They all turned to watch the dog. Maggie approached the cake pile and sniffed. She raised her head and paused, adding to the mounting tension. She lowered her head to sniff the cake again. That’s when it happened.

Maggie lowered her front end, leaned slightly to the side, and dropped to roll in the cake. Not just a light roll, but a full grinding-the-cake-into-the-shoulder roll. She stood, sniffed the cake again, and rolled on her other side. Adding insult to injury, she walked away from the cake pile, stopping just long enough to kick grass over it with her hind legs. She then trotted away never having taken a bite.

The wheezing sound I heard next was Daddy laughing. “You do know what dogs generally roll in, don’t you?” he asked through the laughter.

Mama made the horrible face again and looked at Noody. “You’ll never be able to get that smell off that dog.”

I laughed too and stood up to walk towards Maggie and the cake pile. I wasn’t going to let Daddy win this one!

“Come here Maggie!” I called as I picked through the cake pile to find a piece I thought she might find edible. It wasn’t easy.

Seeing something in my hand, Maggie came running. I leaned down and handed her the piece of cake as Daddy, Mama, and Noody watched from the other end of the yard. Maggie took it from my hand! I was about to declare a victory when Maggie backed up, raised her head slightly as if to sneeze, then threw her head forward spitting the cake onto the ground. She stared at it.

So did I. She still hadn’t eaten any of it.

Maggie looked at me, wagged her tail, and barked at the piece of cake.

I gave up and walked back to where the others were sitting. They were laughing and appeared to be looking past me. I turned around just in time to see Maggie getting back to her feet after a second roll in the cake.

Daddy was right. Even a dog wouldn’t eat that cake. But she certainly enjoyed it just the same.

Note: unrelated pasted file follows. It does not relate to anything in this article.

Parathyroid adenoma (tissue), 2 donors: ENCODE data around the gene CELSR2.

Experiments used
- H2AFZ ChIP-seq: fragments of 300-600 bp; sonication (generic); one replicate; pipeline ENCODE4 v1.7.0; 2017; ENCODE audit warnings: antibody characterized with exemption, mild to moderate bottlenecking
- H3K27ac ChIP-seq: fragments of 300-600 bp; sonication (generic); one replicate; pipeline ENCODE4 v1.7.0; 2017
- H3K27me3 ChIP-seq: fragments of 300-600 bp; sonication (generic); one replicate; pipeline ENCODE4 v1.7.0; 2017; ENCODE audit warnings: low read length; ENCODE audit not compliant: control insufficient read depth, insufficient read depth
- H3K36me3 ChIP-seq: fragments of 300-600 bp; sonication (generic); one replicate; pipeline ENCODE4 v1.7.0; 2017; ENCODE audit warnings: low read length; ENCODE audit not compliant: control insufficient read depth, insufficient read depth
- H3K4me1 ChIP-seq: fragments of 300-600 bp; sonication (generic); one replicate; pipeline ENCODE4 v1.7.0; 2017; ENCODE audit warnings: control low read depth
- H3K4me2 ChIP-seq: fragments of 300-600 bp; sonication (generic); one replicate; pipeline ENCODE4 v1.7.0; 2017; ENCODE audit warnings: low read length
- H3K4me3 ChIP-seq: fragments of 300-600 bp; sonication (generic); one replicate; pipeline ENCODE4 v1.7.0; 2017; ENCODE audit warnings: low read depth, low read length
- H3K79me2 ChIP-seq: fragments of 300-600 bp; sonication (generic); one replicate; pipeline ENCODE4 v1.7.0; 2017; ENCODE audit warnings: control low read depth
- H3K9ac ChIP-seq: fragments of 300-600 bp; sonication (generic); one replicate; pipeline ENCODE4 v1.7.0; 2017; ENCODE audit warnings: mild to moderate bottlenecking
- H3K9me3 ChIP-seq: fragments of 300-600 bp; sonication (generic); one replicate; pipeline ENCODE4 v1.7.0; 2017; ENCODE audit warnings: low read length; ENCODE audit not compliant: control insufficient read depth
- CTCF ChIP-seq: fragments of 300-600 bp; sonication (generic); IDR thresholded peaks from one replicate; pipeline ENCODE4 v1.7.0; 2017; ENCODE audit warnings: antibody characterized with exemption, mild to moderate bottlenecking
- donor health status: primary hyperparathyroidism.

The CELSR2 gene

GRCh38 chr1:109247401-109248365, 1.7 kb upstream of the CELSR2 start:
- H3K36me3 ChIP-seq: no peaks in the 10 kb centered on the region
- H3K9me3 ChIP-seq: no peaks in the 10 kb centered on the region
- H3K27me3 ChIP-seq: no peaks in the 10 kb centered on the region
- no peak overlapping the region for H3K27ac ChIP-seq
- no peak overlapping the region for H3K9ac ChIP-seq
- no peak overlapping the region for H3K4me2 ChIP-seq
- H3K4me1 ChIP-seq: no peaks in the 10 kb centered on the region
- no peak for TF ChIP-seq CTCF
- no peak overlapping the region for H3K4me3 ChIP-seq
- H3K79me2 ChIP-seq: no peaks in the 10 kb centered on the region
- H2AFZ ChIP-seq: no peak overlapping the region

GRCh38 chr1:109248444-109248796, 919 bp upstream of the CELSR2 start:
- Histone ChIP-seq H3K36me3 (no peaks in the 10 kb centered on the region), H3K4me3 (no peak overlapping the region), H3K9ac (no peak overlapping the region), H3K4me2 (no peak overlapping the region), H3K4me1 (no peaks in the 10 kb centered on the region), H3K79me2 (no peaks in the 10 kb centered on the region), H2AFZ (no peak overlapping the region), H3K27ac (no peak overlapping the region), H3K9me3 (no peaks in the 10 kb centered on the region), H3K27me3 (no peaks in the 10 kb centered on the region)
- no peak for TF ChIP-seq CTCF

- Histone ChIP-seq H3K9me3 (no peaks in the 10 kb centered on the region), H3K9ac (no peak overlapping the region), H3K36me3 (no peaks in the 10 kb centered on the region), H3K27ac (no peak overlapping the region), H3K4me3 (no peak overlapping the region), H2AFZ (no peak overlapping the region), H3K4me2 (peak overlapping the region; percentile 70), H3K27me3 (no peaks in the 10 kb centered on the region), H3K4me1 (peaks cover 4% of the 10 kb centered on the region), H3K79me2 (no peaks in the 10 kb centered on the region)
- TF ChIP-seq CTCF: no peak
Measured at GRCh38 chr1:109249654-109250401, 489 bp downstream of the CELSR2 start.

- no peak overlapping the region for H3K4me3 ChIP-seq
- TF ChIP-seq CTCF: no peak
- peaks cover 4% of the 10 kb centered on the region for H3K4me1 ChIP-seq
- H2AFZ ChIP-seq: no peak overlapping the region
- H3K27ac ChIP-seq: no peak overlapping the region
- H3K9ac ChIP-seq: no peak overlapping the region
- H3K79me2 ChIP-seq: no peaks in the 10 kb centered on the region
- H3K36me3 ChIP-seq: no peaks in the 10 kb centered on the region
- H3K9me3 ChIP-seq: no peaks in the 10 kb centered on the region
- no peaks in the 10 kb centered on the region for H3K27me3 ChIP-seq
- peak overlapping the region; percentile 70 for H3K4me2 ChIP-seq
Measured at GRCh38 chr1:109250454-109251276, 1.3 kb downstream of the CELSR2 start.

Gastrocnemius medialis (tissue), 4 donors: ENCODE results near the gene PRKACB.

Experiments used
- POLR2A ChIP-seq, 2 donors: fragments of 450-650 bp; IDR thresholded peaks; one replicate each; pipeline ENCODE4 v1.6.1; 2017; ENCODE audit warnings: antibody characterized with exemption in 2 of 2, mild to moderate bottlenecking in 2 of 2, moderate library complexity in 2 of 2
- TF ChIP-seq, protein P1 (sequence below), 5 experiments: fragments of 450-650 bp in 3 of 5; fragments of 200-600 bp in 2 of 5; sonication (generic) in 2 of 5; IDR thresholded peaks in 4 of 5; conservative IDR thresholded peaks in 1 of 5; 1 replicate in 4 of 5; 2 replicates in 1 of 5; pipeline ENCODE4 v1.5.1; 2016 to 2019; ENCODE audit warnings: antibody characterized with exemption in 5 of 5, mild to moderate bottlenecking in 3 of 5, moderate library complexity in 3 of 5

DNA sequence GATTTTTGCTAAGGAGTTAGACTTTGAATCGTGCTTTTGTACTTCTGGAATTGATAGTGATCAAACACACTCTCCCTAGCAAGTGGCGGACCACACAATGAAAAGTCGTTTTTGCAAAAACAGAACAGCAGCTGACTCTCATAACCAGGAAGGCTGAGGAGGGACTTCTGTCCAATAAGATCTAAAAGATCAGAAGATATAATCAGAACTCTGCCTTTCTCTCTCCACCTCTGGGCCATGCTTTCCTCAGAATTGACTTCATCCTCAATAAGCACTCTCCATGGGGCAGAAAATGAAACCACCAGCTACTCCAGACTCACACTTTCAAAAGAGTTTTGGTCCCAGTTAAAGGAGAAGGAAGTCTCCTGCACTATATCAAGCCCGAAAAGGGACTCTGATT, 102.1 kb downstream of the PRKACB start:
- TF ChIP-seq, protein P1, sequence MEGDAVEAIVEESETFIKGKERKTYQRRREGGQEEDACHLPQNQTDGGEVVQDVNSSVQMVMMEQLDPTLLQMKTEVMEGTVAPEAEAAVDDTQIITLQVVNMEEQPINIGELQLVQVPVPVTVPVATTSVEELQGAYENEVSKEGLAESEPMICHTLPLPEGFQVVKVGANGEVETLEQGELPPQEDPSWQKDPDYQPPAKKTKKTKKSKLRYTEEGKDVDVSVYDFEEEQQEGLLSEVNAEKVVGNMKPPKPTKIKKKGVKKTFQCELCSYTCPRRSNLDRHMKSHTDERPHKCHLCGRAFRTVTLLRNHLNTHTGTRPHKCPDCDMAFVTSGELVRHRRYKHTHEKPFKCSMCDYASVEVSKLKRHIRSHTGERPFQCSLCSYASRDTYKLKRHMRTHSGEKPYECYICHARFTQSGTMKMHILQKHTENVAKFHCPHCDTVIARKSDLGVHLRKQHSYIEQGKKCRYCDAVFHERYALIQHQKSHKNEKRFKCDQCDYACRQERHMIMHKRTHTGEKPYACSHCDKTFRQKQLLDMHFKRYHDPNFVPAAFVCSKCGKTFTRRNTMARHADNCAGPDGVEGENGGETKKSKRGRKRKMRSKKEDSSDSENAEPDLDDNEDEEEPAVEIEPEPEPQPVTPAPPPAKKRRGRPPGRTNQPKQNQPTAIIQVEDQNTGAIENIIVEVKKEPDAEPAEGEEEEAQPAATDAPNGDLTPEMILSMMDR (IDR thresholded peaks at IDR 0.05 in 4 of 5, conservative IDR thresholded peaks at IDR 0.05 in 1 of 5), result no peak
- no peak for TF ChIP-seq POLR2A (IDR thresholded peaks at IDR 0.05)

Stuart M. Perkins

103 Comments

Filed under baking, cake, dog, Family, Humor

103 responses to “A Dog Wouldn’t Eat It

  1. I LOVE this! And, truth be told (though I’ll deny it in public), I discovered the difference between baking powder and baking soda, the same way! Grace to thee — LM

  2. Hahahaha! Hahahaha! Hahahaha! Hahahaha!
    Thanks.

  3. Fantastic! Laughed out loud. Thank you!

  4. Very funny story! Thanks for sharing.

  5. DianeAP

    Good girl Maggie! I think Maggie liked to eat healthy. She enjoyed apples. I’ve missed your blog. I’m glad that you wrote a blog story before January is over..

  6. pi314chron

    Another home run, Stu! Sooooo funny! Uh…do you think there’s any of that pound cake still out in the garden? I sure could use a small chunk of it for a doorstop…to our outhouse! πŸ™„

    Thanks, Stu!

    Ron

  7. greyzoned/angelsbark

    I LOVE this story! I cracked up!!! Thanks so much for the laugh. I needed it!!! You’re a great storyteller. Oh, excuse me, storyshucker. πŸ™‚

  8. I have one Barbadian word for this story: Murderation! Next time, just follow the recipe to the letter … or maybe not – so we can get another hilarious story. Keep writing and keep baking πŸ™‚

  9. So, you’re not a baker! You better have your mother teach another relative so at least someone knows how to bake it!

  10. Thank you for a delightful laugh!

  11. You tell a DE-light-FUL story. Thanks for my morning giggle. Thank goodness I wasn’t drinking coffee when I started to read. πŸ˜€

  12. Great story Stuart, made me laugh out loud too!
    Alison

  13. Hey, here’s the simplified recipe:
    1 pound flour, 1 pound sugar, 1 pound butter, 1 pound eggs. Mix. Bake. Eat.

    • But not 1 pound baking powder! (May I ask, as a non-American, what is the difference between baking powder and baking soda?) Great story!

      • As an American, I’m asking the same thing! If I still had a piece of that cake to give you I could prove my ignorance on the subject. Actually, there just may be a piece of that cake still out in the garden. It will be discovered centuries from now and identified as a moon rock, I’m sure.

      • Baking soda is Sodium Bicarbonate, a fairly simple compound that alters the acidity of food. Baking powder has baking soda as one ingredient. Additionally, it contains a few other compounds that combine to form microscopic bubbles of carbon dioxide into your batter, as a form of non-yeast leavening.
        At least, that’s how I understand it.